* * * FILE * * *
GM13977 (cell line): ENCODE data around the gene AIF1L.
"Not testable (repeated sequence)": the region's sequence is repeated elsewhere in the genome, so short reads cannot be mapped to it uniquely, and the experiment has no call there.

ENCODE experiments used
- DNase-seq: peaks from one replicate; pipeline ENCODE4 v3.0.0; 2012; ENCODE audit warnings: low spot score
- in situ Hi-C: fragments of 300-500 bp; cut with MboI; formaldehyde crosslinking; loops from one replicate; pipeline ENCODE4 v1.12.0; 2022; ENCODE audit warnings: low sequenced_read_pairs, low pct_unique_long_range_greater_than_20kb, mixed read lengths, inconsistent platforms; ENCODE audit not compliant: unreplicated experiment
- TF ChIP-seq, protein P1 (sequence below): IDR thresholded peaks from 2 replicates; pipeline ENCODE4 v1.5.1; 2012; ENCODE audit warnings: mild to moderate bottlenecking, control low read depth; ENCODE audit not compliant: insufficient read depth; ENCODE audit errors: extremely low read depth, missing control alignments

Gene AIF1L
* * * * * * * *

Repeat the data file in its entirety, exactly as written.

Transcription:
GM13977 (cell line): ENCODE data around the gene AIF1L.
"Not testable (repeated sequence)": the region's sequence is repeated elsewhere in the genome, so short reads cannot be mapped to it uniquely, and the experiment has no call there.

ENCODE experiments used
- DNase-seq: peaks from one replicate; pipeline ENCODE4 v3.0.0; 2012; ENCODE audit warnings: low spot score
- in situ Hi-C: fragments of 300-500 bp; cut with MboI; formaldehyde crosslinking; loops from one replicate; pipeline ENCODE4 v1.12.0; 2022; ENCODE audit warnings: low sequenced_read_pairs, low pct_unique_long_range_greater_than_20kb, mixed read lengths, inconsistent platforms; ENCODE audit not compliant: unreplicated experiment
- TF ChIP-seq, protein P1 (sequence below): IDR thresholded peaks from 2 replicates; pipeline ENCODE4 v1.5.1; 2012; ENCODE audit warnings: mild to moderate bottlenecking, control low read depth; ENCODE audit not compliant: insufficient read depth; ENCODE audit errors: extremely low read depth, missing control alignments

Gene AIF1L